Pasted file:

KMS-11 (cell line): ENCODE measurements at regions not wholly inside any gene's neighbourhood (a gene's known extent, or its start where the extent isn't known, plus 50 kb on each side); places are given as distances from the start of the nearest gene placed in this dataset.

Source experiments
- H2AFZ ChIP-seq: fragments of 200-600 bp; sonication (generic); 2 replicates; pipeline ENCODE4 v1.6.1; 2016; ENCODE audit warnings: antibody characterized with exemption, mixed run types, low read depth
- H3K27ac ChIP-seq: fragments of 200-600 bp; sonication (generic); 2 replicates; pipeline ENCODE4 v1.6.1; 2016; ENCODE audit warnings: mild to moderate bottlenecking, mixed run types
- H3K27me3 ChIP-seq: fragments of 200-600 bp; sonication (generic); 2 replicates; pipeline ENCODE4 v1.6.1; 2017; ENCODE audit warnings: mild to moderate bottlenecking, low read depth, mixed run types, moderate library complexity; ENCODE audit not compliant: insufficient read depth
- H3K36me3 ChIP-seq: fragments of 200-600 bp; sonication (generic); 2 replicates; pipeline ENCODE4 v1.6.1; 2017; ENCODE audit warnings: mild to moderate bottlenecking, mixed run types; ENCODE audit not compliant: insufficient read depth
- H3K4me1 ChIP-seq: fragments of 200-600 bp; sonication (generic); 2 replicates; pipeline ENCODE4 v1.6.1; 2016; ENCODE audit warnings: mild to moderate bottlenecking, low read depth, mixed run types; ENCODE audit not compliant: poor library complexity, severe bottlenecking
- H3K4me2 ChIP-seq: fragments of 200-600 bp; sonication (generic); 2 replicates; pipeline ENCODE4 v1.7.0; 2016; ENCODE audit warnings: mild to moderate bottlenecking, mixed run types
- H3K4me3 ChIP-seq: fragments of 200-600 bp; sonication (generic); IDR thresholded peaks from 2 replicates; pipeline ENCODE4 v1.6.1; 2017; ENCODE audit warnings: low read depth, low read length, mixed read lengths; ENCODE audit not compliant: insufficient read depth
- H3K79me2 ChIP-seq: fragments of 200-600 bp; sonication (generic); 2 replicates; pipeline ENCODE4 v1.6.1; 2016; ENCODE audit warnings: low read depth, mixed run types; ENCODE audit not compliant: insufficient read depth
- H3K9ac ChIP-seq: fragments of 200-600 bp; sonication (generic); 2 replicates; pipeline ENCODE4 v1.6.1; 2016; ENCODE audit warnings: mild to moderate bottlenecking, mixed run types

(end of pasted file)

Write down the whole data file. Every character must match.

KMS-11 (cell line): ENCODE measurements at regions not wholly inside any gene's neighbourhood (a gene's known extent, or its start where the extent isn't known, plus 50 kb on each side); places are given as distances from the start of the nearest gene placed in this dataset.

Source experiments
- H2AFZ ChIP-seq: fragments of 200-600 bp; sonication (generic); 2 replicates; pipeline ENCODE4 v1.6.1; 2016; ENCODE audit warnings: antibody characterized with exemption, mixed run types, low read depth
- H3K27ac ChIP-seq: fragments of 200-600 bp; sonication (generic); 2 replicates; pipeline ENCODE4 v1.6.1; 2016; ENCODE audit warnings: mild to moderate bottlenecking, mixed run types
- H3K27me3 ChIP-seq: fragments of 200-600 bp; sonication (generic); 2 replicates; pipeline ENCODE4 v1.6.1; 2017; ENCODE audit warnings: mild to moderate bottlenecking, low read depth, mixed run types, moderate library complexity; ENCODE audit not compliant: insufficient read depth
- H3K36me3 ChIP-seq: fragments of 200-600 bp; sonication (generic); 2 replicates; pipeline ENCODE4 v1.6.1; 2017; ENCODE audit warnings: mild to moderate bottlenecking, mixed run types; ENCODE audit not compliant: insufficient read depth
- H3K4me1 ChIP-seq: fragments of 200-600 bp; sonication (generic); 2 replicates; pipeline ENCODE4 v1.6.1; 2016; ENCODE audit warnings: mild to moderate bottlenecking, low read depth, mixed run types; ENCODE audit not compliant: poor library complexity, severe bottlenecking
- H3K4me2 ChIP-seq: fragments of 200-600 bp; sonication (generic); 2 replicates; pipeline ENCODE4 v1.7.0; 2016; ENCODE audit warnings: mild to moderate bottlenecking, mixed run types
- H3K4me3 ChIP-seq: fragments of 200-600 bp; sonication (generic); IDR thresholded peaks from 2 replicates; pipeline ENCODE4 v1.6.1; 2017; ENCODE audit warnings: low read depth, low read length, mixed read lengths; ENCODE audit not compliant: insufficient read depth
- H3K79me2 ChIP-seq: fragments of 200-600 bp; sonication (generic); 2 replicates; pipeline ENCODE4 v1.6.1; 2016; ENCODE audit warnings: low read depth, mixed run types; ENCODE audit not compliant: insufficient read depth
- H3K9ac ChIP-seq: fragments of 200-600 bp; sonication (generic); 2 replicates; pipeline ENCODE4 v1.6.1; 2016; ENCODE audit warnings: mild to moderate bottlenecking, mixed run types